In my opinion, the decline in fiduciary responsibility on the part of investment banks began when former partnerships became publicly traded companies. It was aggravated with the annulment of Glass Steagall in April 1998 when Citigroup acquired Travelers (which owned Salomon Smith Barney.) These events marked a return to the risk taking on the part of banks that was more common in the 1920s. Spread banking was (and is) neither as exciting nor as profitable as trading.

Contrary to what the Goldman lobbyists would have one believe, the rules are not aimed at reducing profits at Goldman, though they may have that effect. They are designed to make banks and banking safer. If a financial institution prefers to trade for its own account, it has every right to do so; but not as a bank that has access to cheap capital via the Fed window and which holds individual deposits guaranteed by the FDIC.

Other than filling the pockets of traders and senior management, proprietary trading provides little, if any, economic value. At the same time, as we all know, it can create enormous risk – risk that when emanating from banks that are “too big to fail” is borne by taxpayers and shareholders, not by the perpetrators. There is nothing wrong with individuals, private partnerships or even public companies (when the shareholders are fully informed of the risks) from engaging in such activity; so long as their activity does not endanger our financial system. A recent poll of investors, traders and analysts showed that 54% view Goldman in a poor light, so my comments may be seeing as piling on.

Goldman Sachs, in the fall of 2008 and under duress, became a bank, able to access the Fed window. It should be subject to rules governing commercial banks. It always has the option to reconstitute itself as a partnership, or spin off its proprietary desks. But as it is, it has the best of all possible worlds. It is little wonder Goldman doesn’t want the system to change.

Wednesday, May 11, 2011

"The Euro - Does it have a Future?"

Sydney M. Williams

Thought of the Day
“The Euro – Does it have a Future?”
May 11, 2011

“Before long, all Europe, save England, will have one money.” So wrote William Bagehot, editor of The Economist around 1870. At the time, the Latin Monetary Union, which had been forged in 1830 when Belgium gained its independence from the Dutch and adopted the French Franc, was being considered. Over the next several years, Switzerland, Italy, Greece and Bulgaria joined the LMU. In 1865, the Foundation Treaty (legitimizing the LMU) was signed in Paris. Unofficially, the French influence spread to eighteen countries. Unlike today’s Euro, each country maintained its own currency, but they were at parity with each other in terms of conversion into gold or silver. The extraordinary financing needs of World War I, and the lack of flexibility of the LMU, provided its death knell.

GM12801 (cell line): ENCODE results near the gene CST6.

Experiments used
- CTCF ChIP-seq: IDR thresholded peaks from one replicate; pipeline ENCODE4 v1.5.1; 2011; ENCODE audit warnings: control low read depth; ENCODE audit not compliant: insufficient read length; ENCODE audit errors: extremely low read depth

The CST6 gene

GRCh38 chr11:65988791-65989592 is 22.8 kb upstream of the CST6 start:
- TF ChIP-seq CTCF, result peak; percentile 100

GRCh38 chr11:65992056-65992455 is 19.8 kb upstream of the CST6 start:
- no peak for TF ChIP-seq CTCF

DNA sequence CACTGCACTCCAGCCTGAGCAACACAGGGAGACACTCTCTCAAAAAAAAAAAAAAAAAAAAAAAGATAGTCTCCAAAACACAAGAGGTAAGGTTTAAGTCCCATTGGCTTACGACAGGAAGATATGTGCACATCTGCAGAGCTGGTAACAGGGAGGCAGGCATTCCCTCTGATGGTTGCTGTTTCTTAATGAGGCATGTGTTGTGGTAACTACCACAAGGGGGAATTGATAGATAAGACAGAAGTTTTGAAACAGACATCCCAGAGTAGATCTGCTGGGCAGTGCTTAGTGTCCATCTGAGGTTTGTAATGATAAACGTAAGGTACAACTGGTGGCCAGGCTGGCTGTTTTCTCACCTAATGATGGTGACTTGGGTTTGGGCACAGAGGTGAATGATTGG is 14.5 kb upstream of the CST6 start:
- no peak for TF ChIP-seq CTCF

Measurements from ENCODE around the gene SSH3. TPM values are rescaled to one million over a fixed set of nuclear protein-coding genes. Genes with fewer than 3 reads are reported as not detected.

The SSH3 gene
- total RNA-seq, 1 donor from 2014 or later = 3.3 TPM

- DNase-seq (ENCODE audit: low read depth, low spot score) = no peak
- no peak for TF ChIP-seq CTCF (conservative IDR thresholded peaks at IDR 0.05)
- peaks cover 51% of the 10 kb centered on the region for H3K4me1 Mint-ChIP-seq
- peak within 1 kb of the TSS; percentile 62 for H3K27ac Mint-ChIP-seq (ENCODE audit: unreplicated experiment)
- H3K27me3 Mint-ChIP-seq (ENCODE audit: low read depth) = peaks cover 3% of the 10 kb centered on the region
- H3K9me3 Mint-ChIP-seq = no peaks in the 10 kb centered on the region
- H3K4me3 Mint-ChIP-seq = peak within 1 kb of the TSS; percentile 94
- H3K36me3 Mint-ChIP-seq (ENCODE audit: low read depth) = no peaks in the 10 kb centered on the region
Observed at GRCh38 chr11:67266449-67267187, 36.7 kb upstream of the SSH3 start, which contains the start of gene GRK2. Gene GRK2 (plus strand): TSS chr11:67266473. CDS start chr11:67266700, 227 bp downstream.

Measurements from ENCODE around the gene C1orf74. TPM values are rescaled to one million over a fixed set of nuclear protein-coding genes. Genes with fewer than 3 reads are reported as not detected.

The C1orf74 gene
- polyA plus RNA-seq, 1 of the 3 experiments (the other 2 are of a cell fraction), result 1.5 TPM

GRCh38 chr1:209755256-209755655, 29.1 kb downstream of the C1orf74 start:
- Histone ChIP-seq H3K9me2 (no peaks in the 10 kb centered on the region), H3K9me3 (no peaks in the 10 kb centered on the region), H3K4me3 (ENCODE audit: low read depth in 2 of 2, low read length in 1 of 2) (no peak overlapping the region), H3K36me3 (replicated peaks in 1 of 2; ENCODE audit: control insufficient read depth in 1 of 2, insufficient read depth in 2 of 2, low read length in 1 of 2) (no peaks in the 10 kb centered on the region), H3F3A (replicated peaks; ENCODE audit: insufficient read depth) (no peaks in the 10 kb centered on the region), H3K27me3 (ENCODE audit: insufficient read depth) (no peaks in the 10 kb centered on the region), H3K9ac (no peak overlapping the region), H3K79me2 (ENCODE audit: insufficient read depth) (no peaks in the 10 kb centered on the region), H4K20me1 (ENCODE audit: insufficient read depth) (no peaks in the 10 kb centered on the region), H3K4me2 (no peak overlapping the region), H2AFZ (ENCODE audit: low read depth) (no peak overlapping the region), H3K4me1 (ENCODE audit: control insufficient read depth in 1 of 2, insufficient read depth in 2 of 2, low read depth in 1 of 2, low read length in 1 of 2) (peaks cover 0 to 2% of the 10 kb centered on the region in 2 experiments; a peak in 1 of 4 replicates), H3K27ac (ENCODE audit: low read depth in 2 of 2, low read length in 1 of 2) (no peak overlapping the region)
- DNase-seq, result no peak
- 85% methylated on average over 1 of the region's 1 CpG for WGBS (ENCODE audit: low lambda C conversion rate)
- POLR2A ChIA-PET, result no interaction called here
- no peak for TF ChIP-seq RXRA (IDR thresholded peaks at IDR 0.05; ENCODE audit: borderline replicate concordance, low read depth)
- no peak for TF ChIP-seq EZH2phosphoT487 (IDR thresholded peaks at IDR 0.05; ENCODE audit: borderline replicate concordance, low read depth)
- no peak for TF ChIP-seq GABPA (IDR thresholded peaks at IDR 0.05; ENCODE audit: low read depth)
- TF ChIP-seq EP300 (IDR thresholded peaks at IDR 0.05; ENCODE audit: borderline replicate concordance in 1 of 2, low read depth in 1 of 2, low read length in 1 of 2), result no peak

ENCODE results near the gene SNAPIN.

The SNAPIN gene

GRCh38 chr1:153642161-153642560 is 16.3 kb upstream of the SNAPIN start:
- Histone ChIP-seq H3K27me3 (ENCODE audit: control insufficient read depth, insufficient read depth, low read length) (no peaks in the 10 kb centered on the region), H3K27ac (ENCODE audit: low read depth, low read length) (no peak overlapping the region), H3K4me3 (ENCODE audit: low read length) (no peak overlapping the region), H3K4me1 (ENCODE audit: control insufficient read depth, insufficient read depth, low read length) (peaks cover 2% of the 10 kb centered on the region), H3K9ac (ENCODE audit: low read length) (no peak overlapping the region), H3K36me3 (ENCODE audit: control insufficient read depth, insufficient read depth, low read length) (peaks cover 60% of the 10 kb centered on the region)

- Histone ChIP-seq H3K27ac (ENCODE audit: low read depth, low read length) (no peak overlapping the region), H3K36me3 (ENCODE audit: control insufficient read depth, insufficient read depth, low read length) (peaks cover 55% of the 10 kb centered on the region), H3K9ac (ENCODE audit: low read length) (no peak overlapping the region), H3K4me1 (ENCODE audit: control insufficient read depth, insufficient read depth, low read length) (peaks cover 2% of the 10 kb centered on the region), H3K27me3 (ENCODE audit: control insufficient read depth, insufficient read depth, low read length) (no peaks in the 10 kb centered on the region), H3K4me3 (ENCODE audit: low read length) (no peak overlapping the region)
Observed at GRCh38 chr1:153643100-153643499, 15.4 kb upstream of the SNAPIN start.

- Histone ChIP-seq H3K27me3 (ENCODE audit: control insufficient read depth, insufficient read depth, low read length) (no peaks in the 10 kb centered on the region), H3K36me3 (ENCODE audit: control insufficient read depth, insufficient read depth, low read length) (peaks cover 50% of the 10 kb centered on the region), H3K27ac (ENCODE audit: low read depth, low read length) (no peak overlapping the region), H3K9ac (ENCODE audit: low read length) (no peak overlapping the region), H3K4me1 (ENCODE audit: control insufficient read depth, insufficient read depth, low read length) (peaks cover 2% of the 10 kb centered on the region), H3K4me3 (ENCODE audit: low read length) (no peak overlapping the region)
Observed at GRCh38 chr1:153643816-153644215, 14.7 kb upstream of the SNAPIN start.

During the decade of the 1870s, the Scandinavian Monetary Union was formed between Sweden, Denmark and Norway. They accepted one another’s gold coins as legal tender within their territories. The union survived the dissolution of the union between Sweden and Norway in 1905, but during World War I Sweden abandoned its tie to gold; without fixed exchange rates, free circulation came to an end.

There are numerous other examples of monetary unions ranging from Ancient Greece to colonial America to Africa. The United States did not have a truly common currency until the Civil War when bank regulation distinguished between national and state-level banks. The National Bank Act of 1863 established the Comptroller of the Currency, in the office of the Treasury, and began issuing “Greenbacks” – the Dollar we know today, absent its convertibility to gold.

If the Euro is doomed, it is because countries like Greece, Italy, Portugal, Spain and Ireland did not practice fiscal prudence during the money-easy aughts. During the past decade the advent of the Euro created a situation that permitted the borrowing costs of profligate Greeks to be linked to credit worthiness of parsimonious Germans. As long as economies were growing and liquidity was present, all went well. But when the credit crisis hit and economies went into recession, the flaws in the system became obvious. A restructuring of Greek debt – extending maturities – would be preferable to defaulting on some, or all, of their debt, but still would be a cost to the holders. BNP Paribas analysts on Monday wrote: “The official line that Greece has a liquidity and not a solvency problem is showing its cracks.” The truth is Greece does have a solvency problem. So do Ireland, Portugal and possibly Spain. Mark Weisbrot, the co-director of the Center for Economic and Policy Research, wrote on Monday that the cost of remaining in the Eurozone is likely to involve, “many years of recession, stagnation and high unemployment.”

Illuminating and aggravating the problem, on Monday Standard & Poor cut the ratings on Greek debt from BB- to B. Yields on their Ten-Year bonds reached 16% and over 22% on their Two-Year notes. An inverted yield curve typically portends recession, as the cost of money for investment or consumption becomes prohibitive. As a member of the Eurozone, Greece no longer has the option of devaluing their currency – a traditional path for countries in trouble. Irwin Stelzer, writing in the Weekly Standard, notes that watching events unfold in Europe “is like watching a slow-motion train wreck.” Borrowing money for the purposes of extending the welfare state, as has been the case in many European countries, is a certain route to bankruptcy. (The U.S. should take note.)